Understanding Better PrEP and its Delivery from Vietnam’s Achievements

By April 10, 2024 SKPA

Dr Tashi Dendup
Sr. Health Program Manager
Save the Children International, Bhutan Office

Pre-exposure prophylaxis (PrEP) has emerged as an effective intervention for HIV prevention. The WHO recommends multiple PrEP options as part of combination prevention approaches. The uptake of PrEP into national guidelines and implementation of PrEP services is gradually increasing in many countries.

In Bhutan, although PrEP is included in the recent national guidelines, it is not yet provided as an intervention formally, especially for high-risk groups. The general awareness of and interest in PrEP currently appears to be low in the country. Bhutan’s response to HIV is geared toward ending the HIV epidemic by 2030 and Bhutan’s Ministry of Health has set the national targets of 95-100-95. The recent allocative efficiency analysis recommends providing PrEP to sex workers and other high-risk groups.

As part of the SKPA-2 Program, Bhutan plans to conduct a demonstration study and gradually roll-out PrEP in the country. To ensure the successful implementation of the demonstration project and scale-up, a team from Bhutan including officials from Bhutan’s National HIV/AIDS Control Program and key population-led organizations undertook a study visit to Vietnam from 4 to 8 March 2024. The learning visit supported through the SKPA-2 program was coordinated by the Lighthouse Social Enterprise of Vietnam. 

Given the significant milestones achieved by Vietnam in the PrEP program, Bhutan sought to explore these successes in depth and gain a comprehensive understanding of Vietnam’s PrEP program. The visit was aimed at learning Vietnam’s successes in rolling out PrEP, community engagement, advocacy, and demand generation.

The delegation had the opportunity to meet with the Director General and officials from the Vietnam Administration of HIV/AIDS Control, where delegates were introduced to the national PrEP strategy and management at different levels of the health system. Subsequent meetings with WHO Vietnam, UNAIDS Vietnam, PEPFAR program partners, and several clinics including those run by community organizations provided a holistic view of the program.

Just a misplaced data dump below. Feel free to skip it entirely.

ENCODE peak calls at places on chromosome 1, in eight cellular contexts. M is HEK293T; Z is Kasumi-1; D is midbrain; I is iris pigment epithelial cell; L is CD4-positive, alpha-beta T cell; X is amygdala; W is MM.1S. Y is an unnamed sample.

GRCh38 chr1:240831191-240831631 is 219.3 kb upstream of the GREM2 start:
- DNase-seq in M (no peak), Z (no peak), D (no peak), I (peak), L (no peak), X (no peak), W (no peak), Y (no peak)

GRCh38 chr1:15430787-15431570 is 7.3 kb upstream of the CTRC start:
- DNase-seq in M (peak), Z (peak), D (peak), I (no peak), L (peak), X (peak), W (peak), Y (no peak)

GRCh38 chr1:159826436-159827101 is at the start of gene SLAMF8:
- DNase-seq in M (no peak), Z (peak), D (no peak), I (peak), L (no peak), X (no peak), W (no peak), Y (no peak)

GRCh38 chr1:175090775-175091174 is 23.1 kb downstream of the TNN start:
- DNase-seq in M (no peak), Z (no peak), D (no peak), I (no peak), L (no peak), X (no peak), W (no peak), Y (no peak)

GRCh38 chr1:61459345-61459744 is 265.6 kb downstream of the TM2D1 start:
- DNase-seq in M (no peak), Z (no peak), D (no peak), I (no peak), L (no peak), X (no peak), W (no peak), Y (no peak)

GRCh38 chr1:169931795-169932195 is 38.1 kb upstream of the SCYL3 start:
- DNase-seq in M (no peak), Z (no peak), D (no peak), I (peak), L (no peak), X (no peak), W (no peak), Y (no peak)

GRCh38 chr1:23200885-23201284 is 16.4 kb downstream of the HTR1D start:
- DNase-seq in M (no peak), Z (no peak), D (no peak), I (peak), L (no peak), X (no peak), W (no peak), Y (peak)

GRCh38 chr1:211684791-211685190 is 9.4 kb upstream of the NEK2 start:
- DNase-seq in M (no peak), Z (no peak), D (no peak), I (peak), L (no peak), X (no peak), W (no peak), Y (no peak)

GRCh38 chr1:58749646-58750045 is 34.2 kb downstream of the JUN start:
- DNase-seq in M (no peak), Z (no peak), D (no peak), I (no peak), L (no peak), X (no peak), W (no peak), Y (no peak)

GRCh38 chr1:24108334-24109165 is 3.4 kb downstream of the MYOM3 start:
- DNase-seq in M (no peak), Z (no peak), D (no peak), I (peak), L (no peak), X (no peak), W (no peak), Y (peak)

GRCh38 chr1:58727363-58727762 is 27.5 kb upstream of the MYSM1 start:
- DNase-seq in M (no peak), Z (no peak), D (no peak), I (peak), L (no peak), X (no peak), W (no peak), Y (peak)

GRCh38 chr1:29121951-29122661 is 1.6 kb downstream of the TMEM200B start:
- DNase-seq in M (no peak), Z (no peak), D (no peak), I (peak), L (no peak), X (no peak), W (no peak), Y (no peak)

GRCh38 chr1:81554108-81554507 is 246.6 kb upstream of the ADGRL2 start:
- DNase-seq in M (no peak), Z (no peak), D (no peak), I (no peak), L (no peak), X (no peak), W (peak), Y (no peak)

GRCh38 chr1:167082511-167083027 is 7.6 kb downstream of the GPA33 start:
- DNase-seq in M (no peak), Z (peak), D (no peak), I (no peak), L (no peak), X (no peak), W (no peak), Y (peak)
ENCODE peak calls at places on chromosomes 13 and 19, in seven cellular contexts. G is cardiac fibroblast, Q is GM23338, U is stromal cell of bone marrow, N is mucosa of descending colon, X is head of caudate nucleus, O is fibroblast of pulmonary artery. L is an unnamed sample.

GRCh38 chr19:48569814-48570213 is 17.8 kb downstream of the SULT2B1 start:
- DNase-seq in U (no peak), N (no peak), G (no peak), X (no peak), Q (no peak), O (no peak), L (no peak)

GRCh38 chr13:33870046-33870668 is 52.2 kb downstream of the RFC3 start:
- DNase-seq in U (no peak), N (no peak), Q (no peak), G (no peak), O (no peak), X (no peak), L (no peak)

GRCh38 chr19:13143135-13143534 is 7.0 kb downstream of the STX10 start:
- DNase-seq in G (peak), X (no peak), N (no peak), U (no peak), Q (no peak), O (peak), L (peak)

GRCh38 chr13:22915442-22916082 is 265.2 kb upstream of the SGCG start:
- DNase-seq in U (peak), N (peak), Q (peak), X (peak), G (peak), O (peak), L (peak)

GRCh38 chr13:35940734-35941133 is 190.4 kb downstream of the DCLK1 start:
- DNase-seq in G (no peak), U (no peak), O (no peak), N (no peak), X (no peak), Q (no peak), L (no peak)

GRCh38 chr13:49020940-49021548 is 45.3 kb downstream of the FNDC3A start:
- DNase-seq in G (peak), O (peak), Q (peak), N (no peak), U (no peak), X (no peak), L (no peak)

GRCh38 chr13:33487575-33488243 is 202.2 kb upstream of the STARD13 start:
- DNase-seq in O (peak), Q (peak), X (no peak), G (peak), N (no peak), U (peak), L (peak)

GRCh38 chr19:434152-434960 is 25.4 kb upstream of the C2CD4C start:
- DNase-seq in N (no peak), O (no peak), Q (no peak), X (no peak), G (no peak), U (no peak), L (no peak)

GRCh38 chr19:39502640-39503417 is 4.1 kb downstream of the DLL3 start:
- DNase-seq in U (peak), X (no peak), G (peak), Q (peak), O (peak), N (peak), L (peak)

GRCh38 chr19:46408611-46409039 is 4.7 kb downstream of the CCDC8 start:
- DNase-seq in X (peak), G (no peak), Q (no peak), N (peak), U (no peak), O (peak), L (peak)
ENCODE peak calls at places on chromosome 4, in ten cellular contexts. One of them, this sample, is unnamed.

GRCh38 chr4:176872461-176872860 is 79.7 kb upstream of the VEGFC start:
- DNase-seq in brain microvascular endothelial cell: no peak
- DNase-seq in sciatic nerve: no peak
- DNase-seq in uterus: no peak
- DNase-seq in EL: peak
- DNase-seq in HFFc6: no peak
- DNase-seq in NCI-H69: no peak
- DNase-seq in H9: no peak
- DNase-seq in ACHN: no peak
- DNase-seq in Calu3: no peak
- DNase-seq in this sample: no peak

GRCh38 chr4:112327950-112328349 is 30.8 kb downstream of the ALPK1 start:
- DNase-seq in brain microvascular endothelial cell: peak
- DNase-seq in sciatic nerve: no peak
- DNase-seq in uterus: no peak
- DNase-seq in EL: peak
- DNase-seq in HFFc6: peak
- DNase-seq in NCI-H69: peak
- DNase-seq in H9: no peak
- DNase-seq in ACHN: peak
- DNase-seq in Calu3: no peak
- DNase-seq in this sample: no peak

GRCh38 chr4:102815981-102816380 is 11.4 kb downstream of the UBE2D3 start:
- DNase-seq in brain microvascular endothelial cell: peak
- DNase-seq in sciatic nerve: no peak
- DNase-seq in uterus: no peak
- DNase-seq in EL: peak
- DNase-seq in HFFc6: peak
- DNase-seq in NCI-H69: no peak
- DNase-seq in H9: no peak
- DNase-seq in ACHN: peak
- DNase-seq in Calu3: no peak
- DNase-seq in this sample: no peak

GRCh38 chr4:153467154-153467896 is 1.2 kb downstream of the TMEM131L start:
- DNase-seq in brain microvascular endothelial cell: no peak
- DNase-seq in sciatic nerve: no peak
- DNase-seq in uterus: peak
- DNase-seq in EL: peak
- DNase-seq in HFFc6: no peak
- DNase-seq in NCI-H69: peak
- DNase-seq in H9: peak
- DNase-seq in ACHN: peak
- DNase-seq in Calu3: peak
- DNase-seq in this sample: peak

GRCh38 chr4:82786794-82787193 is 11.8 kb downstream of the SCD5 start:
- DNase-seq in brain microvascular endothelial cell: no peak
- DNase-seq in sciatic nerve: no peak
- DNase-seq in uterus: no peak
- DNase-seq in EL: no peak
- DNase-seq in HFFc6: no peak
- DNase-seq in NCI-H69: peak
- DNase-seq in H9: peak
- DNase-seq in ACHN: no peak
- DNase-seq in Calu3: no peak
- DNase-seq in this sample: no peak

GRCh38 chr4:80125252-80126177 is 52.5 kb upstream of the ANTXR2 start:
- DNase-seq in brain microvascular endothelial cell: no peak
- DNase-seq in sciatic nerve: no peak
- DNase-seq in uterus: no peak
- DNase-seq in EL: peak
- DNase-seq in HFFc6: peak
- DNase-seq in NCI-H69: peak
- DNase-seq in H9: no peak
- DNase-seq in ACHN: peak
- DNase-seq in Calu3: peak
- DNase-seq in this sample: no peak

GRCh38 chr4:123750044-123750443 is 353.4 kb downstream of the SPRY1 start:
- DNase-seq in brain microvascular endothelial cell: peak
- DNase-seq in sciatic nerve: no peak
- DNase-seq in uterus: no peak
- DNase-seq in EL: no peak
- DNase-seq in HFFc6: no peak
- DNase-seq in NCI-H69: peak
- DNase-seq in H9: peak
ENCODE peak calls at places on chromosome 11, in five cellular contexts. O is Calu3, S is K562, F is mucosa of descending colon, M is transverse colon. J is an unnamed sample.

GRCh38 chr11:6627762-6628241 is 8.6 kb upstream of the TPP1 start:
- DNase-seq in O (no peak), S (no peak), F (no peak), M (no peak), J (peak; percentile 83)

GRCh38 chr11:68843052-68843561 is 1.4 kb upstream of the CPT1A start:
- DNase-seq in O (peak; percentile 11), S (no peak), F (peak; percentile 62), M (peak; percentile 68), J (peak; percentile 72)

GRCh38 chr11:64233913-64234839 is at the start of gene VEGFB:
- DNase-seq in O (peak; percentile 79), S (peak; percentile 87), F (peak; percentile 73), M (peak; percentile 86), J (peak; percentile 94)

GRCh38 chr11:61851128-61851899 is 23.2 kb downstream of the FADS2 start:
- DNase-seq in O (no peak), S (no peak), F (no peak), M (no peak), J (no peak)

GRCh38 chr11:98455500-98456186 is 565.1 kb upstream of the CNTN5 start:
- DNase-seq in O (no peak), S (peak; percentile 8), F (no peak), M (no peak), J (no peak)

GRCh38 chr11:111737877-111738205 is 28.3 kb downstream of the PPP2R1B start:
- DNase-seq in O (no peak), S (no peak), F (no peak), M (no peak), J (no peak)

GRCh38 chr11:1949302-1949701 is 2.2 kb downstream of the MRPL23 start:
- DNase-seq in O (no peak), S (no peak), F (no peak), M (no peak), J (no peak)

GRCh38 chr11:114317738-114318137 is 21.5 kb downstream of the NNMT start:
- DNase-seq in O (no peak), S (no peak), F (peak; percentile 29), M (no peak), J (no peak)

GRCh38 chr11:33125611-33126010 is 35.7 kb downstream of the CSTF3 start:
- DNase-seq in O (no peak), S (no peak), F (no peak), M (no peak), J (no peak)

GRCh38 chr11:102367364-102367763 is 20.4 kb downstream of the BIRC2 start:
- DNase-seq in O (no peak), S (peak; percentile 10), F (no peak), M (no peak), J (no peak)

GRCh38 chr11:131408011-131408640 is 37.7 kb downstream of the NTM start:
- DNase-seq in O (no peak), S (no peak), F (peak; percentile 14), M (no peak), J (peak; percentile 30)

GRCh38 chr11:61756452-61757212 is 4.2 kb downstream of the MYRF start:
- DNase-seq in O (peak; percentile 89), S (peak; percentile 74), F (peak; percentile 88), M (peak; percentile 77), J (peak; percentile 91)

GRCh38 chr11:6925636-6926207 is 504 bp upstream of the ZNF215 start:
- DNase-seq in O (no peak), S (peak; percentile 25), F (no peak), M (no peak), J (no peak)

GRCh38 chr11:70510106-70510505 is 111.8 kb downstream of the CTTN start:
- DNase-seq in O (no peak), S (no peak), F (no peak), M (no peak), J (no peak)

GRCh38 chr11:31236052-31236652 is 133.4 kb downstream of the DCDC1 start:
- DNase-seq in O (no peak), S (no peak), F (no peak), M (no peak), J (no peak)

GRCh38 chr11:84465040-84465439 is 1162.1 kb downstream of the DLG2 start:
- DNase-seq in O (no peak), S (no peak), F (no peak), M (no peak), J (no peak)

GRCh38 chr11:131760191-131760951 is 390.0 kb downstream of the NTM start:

While Vietnam’s PrEP model may not be wholly replicable in Bhutan’s health system – given the differences in context and health systems – the team observed that strategies from Vietnam’s PrEP program were noteworthy. Some of these include the need to conduct targeted sensitization programs to raise awareness of PrEP and dispel prevalent myths immediately, consider diverse communication strategies to increase demand and ensure active and meaningful engagement of the community from the onset. Bhutan will also need to include the provision of adequate affirming information on PrEP as an important strategy that can help increase PrEP uptake and retention. Additionally, Bhutan could consider adopting Vietnam’s One-Stop-Shop model for delivery of HIV and related services by expanding the list of services provided currently. 

This study tour has provided valuable insights into the PreP program and its delivery, and Bhutan needs to tailor its approach to account for local challenges. These learnings and the broader understanding gained through the study visit will surely help take forward PrEP in Bhutan.

 Published on: 08-Apr-2024

About the Contributor

Dr Tashi Dendup

Sr. Health Program Manager
Save the Children International, Bhutan Office

Dr. Tashi Dendup works as a Sr. Health Program Manager with Save the Children Bhutan. He holds a PhD and a master’s degree in public health. Dr. Tashi previously worked for Bhutan’s Ministry of Health for around 10 years. He also worked as a public health consultant providing technical assistance to government and international organizations in Bhutan.

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